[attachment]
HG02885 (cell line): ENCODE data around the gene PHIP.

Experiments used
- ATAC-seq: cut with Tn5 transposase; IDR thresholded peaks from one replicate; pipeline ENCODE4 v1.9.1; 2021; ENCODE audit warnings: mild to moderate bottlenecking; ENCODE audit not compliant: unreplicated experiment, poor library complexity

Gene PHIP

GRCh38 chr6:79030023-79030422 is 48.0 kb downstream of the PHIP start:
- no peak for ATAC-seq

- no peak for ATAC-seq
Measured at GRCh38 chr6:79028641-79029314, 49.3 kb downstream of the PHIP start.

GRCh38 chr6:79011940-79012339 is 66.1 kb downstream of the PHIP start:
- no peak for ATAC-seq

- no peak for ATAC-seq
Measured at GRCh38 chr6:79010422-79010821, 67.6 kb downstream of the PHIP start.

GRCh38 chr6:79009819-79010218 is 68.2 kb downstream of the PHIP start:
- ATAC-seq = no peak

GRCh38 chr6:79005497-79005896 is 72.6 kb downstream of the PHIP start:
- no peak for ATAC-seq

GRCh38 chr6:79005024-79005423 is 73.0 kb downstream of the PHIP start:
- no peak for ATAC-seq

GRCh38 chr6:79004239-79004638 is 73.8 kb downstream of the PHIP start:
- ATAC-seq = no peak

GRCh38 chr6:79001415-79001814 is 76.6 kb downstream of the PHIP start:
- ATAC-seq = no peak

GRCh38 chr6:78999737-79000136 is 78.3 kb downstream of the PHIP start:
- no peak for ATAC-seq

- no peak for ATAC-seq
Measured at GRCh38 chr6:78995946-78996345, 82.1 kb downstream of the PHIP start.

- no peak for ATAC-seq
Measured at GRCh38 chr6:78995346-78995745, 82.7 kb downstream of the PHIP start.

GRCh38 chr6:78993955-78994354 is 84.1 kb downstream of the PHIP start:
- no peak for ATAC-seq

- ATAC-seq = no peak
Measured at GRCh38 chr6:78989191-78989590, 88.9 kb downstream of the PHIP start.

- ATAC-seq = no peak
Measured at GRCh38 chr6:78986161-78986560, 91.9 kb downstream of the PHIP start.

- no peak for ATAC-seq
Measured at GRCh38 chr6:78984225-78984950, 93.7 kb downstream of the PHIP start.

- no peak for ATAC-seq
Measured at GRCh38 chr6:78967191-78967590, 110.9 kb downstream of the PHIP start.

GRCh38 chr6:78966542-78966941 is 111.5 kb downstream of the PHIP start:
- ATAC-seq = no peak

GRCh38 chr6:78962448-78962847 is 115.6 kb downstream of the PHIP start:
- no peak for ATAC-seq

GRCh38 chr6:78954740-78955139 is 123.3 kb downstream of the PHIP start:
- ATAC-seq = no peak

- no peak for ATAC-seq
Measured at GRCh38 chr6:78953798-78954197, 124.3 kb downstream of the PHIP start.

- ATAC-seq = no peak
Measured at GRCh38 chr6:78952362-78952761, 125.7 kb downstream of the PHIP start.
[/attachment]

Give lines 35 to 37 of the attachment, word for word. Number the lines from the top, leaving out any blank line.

- no peak for ATAC-seq
Measured at GRCh38 chr6:78984225-78984950, 93.7 kb downstream of the PHIP start.

- no peak for ATAC-seq